Another old City of London tradition occurred today as the Company of Vintners carried out their ancient procession to a local church following the inauguration of a new Master. The procession’s path is swept clean by a Wine Porter using a birch broom, while the Master and Wardens wear furred gowns, Tudor caps and carry posies.
The posies and the brooms are inherited from the medieval practice of this ceremony. The posies sweetened the foul smelling air of medieval London and the brooms were necessary to clear the filth that covered the medieval streets.
The procession is fairly short, from the Livery Hall, over the road and down a side street to the Church for a service. As the time approached, the police arrived and stopped the traffic (memo to other Livery companies doing processions – get the police involved!) so that they could pass over without being held up by indifferent motorists. As expected, the Wine Porter lead the way sweeping the street clear.
A small throng of photographers, your correspondent included darted hither and thither to get suitable shots and as we turned into the cobbled side street, there was quite a crowd waiting by the church.
The Company went in for their annual service and a few posed for us photographers. A tour guide had cleverly turned up with a gaggle of tourists to watch and was heard to loudly exclaim about the event, to some amusement from the rest of us.
They repeat the process going back to the hall after the Church service, but I didn’t hang around for that.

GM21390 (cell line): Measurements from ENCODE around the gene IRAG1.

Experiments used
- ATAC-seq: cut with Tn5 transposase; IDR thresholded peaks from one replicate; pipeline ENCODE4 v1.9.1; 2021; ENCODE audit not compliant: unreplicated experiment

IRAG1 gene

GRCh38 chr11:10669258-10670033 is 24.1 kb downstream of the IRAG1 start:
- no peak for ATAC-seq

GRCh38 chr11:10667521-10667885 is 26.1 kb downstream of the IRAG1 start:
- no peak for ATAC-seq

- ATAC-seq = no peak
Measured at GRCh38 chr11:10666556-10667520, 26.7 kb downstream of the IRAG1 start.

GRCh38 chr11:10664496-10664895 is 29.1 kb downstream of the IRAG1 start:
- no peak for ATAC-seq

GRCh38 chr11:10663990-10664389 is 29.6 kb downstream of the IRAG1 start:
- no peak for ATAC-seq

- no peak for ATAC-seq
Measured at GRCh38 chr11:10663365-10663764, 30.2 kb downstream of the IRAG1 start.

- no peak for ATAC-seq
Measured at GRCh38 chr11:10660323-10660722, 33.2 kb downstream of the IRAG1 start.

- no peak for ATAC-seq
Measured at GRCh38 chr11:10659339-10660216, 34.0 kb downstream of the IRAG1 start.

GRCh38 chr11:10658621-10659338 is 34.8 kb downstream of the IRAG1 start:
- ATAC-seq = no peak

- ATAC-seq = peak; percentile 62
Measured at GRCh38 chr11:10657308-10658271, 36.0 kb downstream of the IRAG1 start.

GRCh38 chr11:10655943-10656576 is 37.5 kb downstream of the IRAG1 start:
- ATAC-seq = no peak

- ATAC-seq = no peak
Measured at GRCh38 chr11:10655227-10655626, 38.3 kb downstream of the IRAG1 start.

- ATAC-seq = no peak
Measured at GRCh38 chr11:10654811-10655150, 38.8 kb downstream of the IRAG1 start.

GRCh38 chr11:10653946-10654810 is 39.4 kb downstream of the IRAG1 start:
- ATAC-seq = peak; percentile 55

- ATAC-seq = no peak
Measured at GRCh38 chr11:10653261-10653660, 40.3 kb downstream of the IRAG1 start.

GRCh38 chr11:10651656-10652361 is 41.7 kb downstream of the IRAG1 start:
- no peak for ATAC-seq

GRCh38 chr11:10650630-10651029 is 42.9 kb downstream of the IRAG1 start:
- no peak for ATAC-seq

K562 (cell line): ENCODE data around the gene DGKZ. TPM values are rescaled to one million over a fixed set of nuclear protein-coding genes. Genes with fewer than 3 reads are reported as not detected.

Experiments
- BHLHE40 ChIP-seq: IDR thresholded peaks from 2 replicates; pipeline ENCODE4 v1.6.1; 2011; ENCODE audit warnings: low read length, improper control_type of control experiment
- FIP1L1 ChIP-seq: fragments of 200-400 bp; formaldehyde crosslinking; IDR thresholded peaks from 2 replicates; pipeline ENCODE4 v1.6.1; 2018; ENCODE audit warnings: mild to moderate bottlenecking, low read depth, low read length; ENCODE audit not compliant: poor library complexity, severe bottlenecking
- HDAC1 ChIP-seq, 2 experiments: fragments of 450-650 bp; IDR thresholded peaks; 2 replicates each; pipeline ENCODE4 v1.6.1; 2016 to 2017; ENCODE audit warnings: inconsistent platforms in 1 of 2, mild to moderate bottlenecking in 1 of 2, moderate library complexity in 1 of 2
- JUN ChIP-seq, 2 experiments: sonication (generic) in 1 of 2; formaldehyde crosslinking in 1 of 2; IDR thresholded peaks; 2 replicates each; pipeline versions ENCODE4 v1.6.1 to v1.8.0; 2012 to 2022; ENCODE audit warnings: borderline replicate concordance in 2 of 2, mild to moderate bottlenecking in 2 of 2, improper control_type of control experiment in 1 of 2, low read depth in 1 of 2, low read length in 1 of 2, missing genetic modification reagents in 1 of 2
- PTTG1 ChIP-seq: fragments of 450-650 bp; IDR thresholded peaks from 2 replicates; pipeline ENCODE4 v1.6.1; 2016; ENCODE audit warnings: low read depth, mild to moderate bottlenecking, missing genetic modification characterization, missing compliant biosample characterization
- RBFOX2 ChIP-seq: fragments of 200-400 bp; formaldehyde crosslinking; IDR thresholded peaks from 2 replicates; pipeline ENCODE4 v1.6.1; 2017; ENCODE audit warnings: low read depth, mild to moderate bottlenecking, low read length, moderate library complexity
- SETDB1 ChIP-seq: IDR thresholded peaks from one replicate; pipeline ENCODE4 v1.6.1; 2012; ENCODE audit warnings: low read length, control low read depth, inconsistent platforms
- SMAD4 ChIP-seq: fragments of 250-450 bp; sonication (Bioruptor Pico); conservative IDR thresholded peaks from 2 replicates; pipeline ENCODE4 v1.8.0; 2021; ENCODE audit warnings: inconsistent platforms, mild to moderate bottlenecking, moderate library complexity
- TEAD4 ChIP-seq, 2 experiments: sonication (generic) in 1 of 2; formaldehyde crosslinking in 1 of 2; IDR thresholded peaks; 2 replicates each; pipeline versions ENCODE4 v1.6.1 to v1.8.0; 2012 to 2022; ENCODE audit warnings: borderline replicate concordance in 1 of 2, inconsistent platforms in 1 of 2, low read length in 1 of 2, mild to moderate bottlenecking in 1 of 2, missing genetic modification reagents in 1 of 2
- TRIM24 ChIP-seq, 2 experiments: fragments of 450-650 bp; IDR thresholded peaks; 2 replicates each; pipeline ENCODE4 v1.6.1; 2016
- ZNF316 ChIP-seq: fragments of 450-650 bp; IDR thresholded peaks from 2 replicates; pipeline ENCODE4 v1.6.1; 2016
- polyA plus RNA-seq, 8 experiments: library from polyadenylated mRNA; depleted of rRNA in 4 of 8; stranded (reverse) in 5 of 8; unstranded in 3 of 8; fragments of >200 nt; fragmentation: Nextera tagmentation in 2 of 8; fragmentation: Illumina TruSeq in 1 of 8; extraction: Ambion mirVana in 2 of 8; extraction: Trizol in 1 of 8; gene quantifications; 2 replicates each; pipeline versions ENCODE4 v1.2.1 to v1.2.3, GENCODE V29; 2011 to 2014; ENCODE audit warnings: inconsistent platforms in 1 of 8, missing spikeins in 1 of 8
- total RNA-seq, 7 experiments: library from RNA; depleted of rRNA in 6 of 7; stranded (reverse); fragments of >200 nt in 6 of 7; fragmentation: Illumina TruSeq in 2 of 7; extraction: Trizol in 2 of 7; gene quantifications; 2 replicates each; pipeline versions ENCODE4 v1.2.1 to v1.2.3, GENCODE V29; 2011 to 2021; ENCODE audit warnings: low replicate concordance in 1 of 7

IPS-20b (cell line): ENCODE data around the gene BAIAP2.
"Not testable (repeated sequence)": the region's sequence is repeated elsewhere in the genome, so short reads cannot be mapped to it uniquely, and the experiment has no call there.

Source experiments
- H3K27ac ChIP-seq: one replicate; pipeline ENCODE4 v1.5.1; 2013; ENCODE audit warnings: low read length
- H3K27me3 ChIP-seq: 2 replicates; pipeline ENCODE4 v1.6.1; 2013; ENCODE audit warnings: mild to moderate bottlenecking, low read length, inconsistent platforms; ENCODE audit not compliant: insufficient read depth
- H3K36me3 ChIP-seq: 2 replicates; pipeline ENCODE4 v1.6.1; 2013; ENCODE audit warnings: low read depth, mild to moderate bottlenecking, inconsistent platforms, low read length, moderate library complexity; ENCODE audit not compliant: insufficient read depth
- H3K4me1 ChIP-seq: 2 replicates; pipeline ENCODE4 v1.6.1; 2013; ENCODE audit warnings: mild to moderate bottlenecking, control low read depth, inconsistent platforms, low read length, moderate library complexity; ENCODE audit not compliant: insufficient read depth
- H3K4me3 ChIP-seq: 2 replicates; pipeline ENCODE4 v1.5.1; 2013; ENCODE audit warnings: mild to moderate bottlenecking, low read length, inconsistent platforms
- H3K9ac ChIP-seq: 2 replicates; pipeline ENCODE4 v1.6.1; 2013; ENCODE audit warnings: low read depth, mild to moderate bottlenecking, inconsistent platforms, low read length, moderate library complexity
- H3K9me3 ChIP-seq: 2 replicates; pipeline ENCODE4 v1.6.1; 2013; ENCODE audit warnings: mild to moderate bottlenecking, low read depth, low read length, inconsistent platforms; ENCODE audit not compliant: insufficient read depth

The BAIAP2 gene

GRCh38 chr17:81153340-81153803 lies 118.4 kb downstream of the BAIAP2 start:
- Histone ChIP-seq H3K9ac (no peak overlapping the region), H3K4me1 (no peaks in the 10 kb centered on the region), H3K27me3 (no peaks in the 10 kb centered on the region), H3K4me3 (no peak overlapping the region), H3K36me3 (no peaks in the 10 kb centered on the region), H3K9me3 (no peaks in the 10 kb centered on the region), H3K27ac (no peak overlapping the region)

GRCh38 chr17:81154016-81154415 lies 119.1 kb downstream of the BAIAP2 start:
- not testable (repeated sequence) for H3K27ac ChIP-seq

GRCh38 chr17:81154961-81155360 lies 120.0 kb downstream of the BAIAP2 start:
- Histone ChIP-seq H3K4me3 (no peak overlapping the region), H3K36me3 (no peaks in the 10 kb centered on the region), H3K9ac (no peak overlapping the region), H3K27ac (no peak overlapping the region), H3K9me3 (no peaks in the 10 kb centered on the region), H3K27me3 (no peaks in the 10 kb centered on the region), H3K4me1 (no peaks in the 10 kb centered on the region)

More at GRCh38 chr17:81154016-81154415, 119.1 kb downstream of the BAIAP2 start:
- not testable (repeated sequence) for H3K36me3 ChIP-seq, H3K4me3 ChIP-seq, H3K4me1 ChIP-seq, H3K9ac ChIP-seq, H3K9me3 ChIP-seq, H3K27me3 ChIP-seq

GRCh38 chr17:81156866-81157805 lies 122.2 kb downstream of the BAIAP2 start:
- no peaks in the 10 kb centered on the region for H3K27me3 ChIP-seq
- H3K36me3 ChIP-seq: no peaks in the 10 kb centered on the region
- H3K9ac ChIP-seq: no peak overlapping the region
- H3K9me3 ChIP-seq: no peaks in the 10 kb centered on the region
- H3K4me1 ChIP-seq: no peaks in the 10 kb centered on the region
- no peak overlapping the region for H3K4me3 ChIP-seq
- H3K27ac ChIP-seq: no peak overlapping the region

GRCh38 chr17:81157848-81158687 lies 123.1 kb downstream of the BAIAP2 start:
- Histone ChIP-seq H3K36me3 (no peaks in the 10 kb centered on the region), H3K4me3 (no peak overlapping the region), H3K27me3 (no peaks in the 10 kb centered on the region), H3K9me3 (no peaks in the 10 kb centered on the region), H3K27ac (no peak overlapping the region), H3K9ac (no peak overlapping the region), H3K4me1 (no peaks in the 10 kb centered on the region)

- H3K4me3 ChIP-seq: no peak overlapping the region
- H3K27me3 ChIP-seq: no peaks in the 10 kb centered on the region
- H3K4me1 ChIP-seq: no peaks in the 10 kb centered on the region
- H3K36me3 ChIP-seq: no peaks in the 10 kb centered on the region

The Company itself can trace its heritage back at least as far as 1363, when its first formal charter was signed – although anecdotal evidence suggests that predecessors existed as far back as the Norman Conquest. The wine trade was of immense importance to the medieval economy – between 1446 and 1448, wine made up nearly one-third of England’s entire import trade. Since their first charter in 1363, it was the Vintners who presided over this trade. The Company lost a lot of its power and wealth though during the civil war period and later the Victorians curtailed its monopolies as they did with the other guilds. Today it is largely a charity and educational organisation, although it still has some powers to grant liquor trading licenses without needing a local Magistrate.
Within the rankings of the Twelve Great Livery Companies of the City, The Vintners’ Company was placed eleventh in the order of precedence of 1515.
Like most of the City’s Livery Companies, the Vintners have their own Hall, and although the building is not the original, it has been on the same spot ever since 1446 – making it one of the longer continuous occupants of land within the City. The Hall itself was burnt down in the Great Fire of London. Rebuilding began almost immediately and the Court held its first meeting in the new building in 1671.
In 1822 Upper Thames Street was widened. The Hall lost some of its rooms, and was given a new facade and entrance gates. The present facade and entrance date from 1910.
The Vintners are also important participants in the annual Swan Upping that will be carried out along the Thames in a couple of weeks time.
More photos as usual over on my Flickr account.